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Kinokima

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About Kinokima

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  1. Sorry to bump an old thread was looking for the September schedule but Saw this and had to reply. I say Hooray to the casting of Jodie Whitaker for No 13! And not only have I seen all the episodes you listed. I have also listened to most of the lost episodes on audio, big fan of Docto Who extended media specifically Big Finish, and have met many of the Classic Actors and Production team at Doctor Who conventions. And my favorite Doctor is Patrick Troughton. Basically my point is don't stereotype. Most of the actors of the Classic series have happily shown their support for a female
  2. I haven't Joined these boards in awhile. Do you have to put a code/catcha in to prove you aren't a robot. I am assuming you do. Also usually you have to verify the account through email. But again that is common practice for most boards.
  3. TCM probably does block them but more probably join each day. It's not an individual but a bot that can get around bans. They could try making it harder to join the forums though.
  4. I only watched one film on Janet Gaynor day: Lucky Star but I kept thinking of that film so I ended up * Finding Seventh Heaven on YouTube (maybe not the best quality but I was desperate to see it) * Imported Part 2 of the Borzage collection from the UK (This has Lucky Star which is my favorite but I plan to import the one with Street Angel & Seventh Heaven in the future) * Starting reading the bio on Gaynor & Farrell called Lucky Stars. * Have Moonrise a later Borzage film to watch on Amazon Prime. I guess Lucky Star just really inspired me.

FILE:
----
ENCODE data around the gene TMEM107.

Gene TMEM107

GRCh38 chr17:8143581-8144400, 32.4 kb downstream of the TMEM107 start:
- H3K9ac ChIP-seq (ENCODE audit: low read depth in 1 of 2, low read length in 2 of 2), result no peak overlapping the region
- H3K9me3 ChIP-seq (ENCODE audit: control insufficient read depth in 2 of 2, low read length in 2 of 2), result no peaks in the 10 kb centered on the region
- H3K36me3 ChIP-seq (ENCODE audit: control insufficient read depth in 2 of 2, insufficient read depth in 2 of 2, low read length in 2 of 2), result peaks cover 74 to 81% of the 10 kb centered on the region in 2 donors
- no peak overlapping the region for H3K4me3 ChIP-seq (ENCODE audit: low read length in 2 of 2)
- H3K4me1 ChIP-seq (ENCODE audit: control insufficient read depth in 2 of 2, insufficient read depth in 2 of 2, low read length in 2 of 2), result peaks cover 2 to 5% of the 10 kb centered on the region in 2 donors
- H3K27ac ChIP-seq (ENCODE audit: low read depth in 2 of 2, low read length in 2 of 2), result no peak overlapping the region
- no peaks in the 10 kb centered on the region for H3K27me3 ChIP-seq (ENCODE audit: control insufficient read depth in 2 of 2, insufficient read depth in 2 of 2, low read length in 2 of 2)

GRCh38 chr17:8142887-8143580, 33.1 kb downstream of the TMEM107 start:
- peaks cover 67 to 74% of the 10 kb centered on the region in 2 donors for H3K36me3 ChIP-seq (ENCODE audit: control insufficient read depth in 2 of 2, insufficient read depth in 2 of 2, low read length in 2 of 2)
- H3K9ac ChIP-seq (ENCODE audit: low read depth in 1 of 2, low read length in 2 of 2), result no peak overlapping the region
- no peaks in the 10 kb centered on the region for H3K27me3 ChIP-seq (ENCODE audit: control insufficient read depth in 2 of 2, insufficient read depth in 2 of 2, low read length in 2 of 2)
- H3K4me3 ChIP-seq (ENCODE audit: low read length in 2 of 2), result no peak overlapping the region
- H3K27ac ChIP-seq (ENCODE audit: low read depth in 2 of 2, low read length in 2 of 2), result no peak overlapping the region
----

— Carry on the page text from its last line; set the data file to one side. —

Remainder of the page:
5. Hard to say what my favorite day has been. I can't watch everything so I've decided to focus on films I have never seen before which has made this a rewarding SUTS for me. So far I've seen Lucille Ball: The Dark Corner Edward G. Robinson- Red House & Our Vines have Tender Grapes Fay Wray: The Wedding March Montgomery Clift: The Search Jean Harlow: Bombshell Janet Gaynor: Lucky Star I would say my personal favorites out of these would be Our Vines Have Tender Grapes, Dark Corner, The Search, and Lucky Star. All have been great discoveries (and honestly I can't believe the Sea
  6. Reading through this thread I was shocked Sanders was never chosen. And he never had a SUTS day either? Well I hope TCM is inspired by this thread.
  7. I read two Agatha Christie books that are somewhat related to film. Both Mrs. Marple stories The first (and my favorite of the two) was *The Moving Finger* came out in 1943 the same year as the very similar French Film *Le Corbeau* came out. I am not sure which came first but it is interesting to see two stories from the same year on Poison Pens. The second was *The Mirror Crack'd From Side to Side*. This one in my opinion is a lesser Agatha Christie story but it's relation to film is it is obvious Christie took her plot idea from the true life story of Gene Tierney.
  8. I read quite a few film related book this year but since it is the end of the year I doubt I will be reading anymore until 2011. 1) *The Cats in Our Lives: By James & Pamela Mason* Definitely a very different type of biography with James and his wife Pamela taking turns talking about their cats. The book is a bit out of date with the advice they give (like they don't recommend fixing female cats) but I think it gave me an interesting look on James Mason that a regular biography would not. James Mason also did all the illustrations. Here is a Sample The book is OOP but I was a